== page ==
If your business falls within an industry viewed unfavorably by a majority of American consumers, you may need to do more to prove your organization’s value to customers and prospects. - Elizabeth Kraus, DB Squared
Seattle, WA (PRWEB) September 20, 2014
Deserved or not, many businesses find themselves in industries with less-than-stellar consumer opinion. If your organization is represented in the list of least-favorably viewed industries reported this week by Gallup, you may find that you face an uphill marketing battle. DB Squared marketer and small business marketing author Elizabeth Kraus explains how transparency in four key areas can go a long way to repairing the damage a negative industry opinion might be doing to a brand.
New data from Gallup shows which industries enjoy a favorable perception among US consumers, and which fall short. Restaurants, computers, farmers and retailers all find themselves among the top performers, but it is the list of industries that find themselves sub-par in the view of most Americans that may need to work harder to improve public opinion.
Industries that suffer from poor consumer perceptions in Gallup’s 2014 report include: Movies, TV and radio, banking, airlines, pharmaceuticals, advertising and PR, electric and gas utilities, healthcare, the legal field, the oil and gas industry and, coming in as the most negatively-viewed industry, the US federal government.
While businesses that find themselves in favorably-viewed industries may need to do little more than give consumers reasons to choose them over competitors, their counterparts in poorly-viewed industries have a much tougher marketing challenge.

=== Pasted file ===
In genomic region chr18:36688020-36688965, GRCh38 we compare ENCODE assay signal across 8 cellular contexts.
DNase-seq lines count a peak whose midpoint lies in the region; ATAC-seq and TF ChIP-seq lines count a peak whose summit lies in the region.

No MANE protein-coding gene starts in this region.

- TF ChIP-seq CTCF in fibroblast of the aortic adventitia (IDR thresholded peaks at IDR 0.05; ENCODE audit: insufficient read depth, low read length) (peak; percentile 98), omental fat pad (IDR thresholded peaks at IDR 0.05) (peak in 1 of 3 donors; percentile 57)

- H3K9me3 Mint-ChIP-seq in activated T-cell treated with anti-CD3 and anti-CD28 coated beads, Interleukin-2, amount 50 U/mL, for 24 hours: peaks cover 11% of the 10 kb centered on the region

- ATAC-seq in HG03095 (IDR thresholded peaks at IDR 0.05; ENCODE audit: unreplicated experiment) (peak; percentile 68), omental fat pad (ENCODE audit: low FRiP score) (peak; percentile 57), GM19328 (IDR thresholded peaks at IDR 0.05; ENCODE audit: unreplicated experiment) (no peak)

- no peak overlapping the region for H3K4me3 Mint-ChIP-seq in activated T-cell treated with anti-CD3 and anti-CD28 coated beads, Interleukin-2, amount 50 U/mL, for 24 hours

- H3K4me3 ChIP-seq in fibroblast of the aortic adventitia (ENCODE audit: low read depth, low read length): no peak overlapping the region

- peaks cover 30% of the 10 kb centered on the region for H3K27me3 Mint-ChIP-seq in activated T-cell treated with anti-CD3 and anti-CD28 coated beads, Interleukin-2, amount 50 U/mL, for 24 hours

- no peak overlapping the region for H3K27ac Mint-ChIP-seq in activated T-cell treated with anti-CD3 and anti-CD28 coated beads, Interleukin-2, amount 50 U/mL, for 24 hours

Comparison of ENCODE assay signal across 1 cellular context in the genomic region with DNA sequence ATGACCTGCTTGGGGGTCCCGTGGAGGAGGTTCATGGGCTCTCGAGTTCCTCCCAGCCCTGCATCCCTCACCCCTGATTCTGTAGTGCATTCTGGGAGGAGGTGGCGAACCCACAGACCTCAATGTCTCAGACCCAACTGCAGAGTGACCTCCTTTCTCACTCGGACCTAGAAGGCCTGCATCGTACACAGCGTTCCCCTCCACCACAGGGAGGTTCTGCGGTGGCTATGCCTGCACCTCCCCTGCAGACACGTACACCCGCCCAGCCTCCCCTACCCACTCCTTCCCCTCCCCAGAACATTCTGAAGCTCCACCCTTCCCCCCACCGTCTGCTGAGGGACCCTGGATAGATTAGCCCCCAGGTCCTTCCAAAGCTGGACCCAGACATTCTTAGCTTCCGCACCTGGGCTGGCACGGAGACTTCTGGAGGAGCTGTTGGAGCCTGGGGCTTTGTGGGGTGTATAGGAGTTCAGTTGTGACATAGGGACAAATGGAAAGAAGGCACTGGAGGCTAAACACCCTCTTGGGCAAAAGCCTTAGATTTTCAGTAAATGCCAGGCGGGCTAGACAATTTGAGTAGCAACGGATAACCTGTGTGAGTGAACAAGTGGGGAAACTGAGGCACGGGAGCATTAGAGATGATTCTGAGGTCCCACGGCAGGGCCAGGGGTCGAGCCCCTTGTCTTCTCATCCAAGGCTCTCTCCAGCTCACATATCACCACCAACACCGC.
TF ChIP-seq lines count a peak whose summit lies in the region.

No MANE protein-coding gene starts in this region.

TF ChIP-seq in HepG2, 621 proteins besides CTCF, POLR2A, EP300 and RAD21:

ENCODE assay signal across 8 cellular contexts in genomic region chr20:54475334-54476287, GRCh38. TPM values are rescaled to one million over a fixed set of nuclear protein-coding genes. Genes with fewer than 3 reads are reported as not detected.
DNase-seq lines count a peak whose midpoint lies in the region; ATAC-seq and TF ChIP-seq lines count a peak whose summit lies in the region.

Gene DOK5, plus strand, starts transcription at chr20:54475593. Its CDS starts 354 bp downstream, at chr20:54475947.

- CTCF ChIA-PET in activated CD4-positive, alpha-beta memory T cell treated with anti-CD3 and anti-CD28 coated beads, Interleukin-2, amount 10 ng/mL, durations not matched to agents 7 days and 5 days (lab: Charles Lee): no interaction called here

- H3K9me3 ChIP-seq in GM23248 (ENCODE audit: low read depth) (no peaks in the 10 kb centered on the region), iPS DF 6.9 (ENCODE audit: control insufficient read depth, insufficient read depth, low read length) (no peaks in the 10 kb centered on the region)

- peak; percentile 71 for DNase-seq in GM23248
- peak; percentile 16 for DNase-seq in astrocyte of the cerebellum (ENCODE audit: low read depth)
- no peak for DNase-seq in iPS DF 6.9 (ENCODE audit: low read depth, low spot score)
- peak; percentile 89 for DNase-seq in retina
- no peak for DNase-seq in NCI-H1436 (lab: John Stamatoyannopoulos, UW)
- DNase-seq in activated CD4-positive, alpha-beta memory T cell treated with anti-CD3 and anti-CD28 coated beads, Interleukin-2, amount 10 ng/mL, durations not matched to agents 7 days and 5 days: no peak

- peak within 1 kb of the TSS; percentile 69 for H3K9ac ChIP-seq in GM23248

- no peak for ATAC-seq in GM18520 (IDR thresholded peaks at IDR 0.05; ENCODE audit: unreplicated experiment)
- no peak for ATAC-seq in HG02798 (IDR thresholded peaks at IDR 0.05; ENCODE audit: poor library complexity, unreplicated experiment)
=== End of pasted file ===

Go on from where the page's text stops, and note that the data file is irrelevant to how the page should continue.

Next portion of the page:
How can you overcome negative perceptions that your business may not even deserve? Small business marketing expert Elizabeth Kraus says there are four key areas where transparency can help improve people’s perceptions about a brand.
Be Transparent When it Comes to Specific Consumer Concerns
Negative industry perceptions do not arise out of nothing, and often can be attributed back to improper, dishonest or even illegal actions of a very small minority of industry players; sometimes even just one or two. If an organization needs to overcome a general negative opinion based on the actions of a separate entity, the best thing to do might be to address the topic, head on, and clearly communicate their stance.
Be Transparent When it Comes to Customer Transactions
If an organization wants to build customer trust and overcome negative associations with the industry they are in; it needs to deliver on all of the promises it makes to its customers. A business can set customer expectations ahead of time through its marketing campaigns by telling people what they can expect from the customer experience.
When a customer knows what to expect ahead of time, and the organization delivers, this helps build trust. It also lets customers to know what to expect the next time as well as what they can expect others to experience, should they decide to recommend the business to their friends, family, colleagues or leave positive reviews on Yelp, Google+ business listing or social networks.
Provide a Transparent Customer Experience
Transparency in the customer experience means that a business will be prepared to answer any questions the customer might have and provide documentation about their policies, procedures, guarantees, warranties, service agreements – all of which can help give peace of mind to a buyer who has concerns or questions.
Businesses in industries with poor reputations may need to do more hand-holding of customers during the buying cycle, and should be cautioned against rushing people to a buying decision while they still have unanswered questions or doubts.
Be Transparent When it Comes to Company Values
An organization may be judged as much by the company it keeps, the causes is supports, the charitable work it facilitates and the public figures with which it is associated as it does by its own performance. Consumers will be able to quickly differentiate organizations that are worth considering from those that are not based on the values it demonstrates outside of the course of doing business.
Small business marketing expert Elizabeth Kraus is the marketing manager of DB Squared. Founded in 2009 and headquartered in Seattle, Washington, DB Squared is a wholly-owned subsidiary of a 30 year old private consumer finance company specializing in business cash advance financing and receivables financing (or invoice factoring). For more information, visit DBSquaredInc.com.